Life of a Sailor (Seafarers' Voices)
Chamier went to sea in 1809 as an officer in the Royal Navy. Like his contemporary, Captain Frederick Marryat, he enjoyed a successful literary career and is remembered for his naval novels. This book, his first, is usually catalogued as fiction, although it is an exact account of his naval experiences, with every individual, ship, and event he described corroborated by his service records. Told with humor and insight, it is considered an authentic account of a young officer's service. From anti-slavery patrols off Africa to punitive raids on the American coast during the War of 1812, Chamier provides details of many lesser-known campaigns. His descriptions of British naval operations in America, which reflected his objection to bringing the war to the civilian population, were highly criticized by his seniors.
Great Stories of the Sea & Ships
N. C. Wyeth
More than 50,000 copies of this collection of high-seas adventures are in print. It showcases the fiction of such classic writers as Daniel Defoe, Jules Verne, and Jack London, and the entries also feature historic first-person narratives including Christopher Columbus’s own account of his voyage in 1492. Vivid tales of heroic naval battles and dangerous journeys of exploration to the stories of castaways and smugglers. The variety of works includes “The Raft of Odysseus,” by Homer; Hans Christian Andersen’s “The Mermaid”; “The Specksioneer,” by Elizabeth Gaskell; Washington Irving’s “The Phantom Island”; and “Rounding Cape Horn,” by Herman Melville. Eighteen extraordinary black and white illustrations by Peter Hurd add to the volume's beauty.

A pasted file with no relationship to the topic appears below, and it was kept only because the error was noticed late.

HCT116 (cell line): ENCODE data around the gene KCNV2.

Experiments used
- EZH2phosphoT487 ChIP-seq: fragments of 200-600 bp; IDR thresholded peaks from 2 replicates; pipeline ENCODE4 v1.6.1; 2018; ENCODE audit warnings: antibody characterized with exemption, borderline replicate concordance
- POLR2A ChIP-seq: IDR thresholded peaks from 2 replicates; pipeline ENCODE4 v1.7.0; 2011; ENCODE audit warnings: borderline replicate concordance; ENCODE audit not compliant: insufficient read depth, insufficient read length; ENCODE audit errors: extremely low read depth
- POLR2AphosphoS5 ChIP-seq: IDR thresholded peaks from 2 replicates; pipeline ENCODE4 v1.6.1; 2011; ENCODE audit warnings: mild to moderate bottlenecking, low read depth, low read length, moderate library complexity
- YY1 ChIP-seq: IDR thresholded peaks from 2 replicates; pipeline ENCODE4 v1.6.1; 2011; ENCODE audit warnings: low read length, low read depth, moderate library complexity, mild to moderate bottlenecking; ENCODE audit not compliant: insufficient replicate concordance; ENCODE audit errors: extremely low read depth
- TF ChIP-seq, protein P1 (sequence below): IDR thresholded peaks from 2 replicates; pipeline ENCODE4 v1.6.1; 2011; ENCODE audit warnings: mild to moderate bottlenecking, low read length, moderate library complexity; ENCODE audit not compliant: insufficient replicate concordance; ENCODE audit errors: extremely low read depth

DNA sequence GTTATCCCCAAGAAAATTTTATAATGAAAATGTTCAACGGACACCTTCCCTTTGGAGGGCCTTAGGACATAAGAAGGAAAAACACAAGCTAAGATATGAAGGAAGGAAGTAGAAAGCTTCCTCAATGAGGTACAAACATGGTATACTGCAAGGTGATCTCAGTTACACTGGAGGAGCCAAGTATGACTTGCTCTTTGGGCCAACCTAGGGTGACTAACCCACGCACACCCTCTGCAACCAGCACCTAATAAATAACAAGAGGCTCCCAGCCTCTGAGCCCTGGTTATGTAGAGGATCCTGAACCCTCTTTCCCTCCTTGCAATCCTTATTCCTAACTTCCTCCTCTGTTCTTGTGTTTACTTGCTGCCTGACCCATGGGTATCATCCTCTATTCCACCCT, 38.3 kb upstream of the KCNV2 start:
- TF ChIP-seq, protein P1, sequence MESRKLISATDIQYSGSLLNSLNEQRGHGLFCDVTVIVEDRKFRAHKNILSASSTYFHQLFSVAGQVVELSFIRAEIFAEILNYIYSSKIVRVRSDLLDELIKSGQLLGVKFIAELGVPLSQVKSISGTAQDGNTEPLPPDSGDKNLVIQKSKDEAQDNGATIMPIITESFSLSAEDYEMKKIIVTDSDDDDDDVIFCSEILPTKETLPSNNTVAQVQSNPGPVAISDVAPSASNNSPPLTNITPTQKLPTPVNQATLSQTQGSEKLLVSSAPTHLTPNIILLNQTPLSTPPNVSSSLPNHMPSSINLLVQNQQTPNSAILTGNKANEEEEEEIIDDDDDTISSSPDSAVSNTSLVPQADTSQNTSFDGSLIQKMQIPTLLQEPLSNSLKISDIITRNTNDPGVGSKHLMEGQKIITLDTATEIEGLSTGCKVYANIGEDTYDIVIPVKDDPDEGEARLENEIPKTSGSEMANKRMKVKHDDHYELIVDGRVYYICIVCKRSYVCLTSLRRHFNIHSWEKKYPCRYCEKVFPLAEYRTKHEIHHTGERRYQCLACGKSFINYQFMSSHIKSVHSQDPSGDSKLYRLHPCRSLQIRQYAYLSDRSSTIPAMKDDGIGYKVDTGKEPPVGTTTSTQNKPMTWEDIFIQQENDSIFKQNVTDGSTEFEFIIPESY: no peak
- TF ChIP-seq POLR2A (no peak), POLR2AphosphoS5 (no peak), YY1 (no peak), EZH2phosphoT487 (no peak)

The Rebel Raiders
The Astonishing History of the Confederacy's Secret Navy
James T. deKay
During its construction in Liverpool, the ship was known as “Number 290.” It was unleashed as the CSS Alabama, the Confederate gunship that triggered the last great military campaign of the Civil War; yet another infamous example of British political treachery, and the largest retribution settlement ever negotiated by an international tribunal: $15,500,000 in gold paid by Britain to the United States.
This true story of the Anglo-Confederate alliance that led to the creation of a Southern navy illuminates the dramatic and crucial global impact of the American Civil War. Like most things in the War between the States, it started over cotton: Lincoln’s naval blockade prevented the South from exporting their prize commodity to England. In response, the Confederacy came up with a plan to divert the North’s vessels and open the waterways–a plan that would mean covertly building a navy in Britain, a strategy that involved a cast of clandestine characters.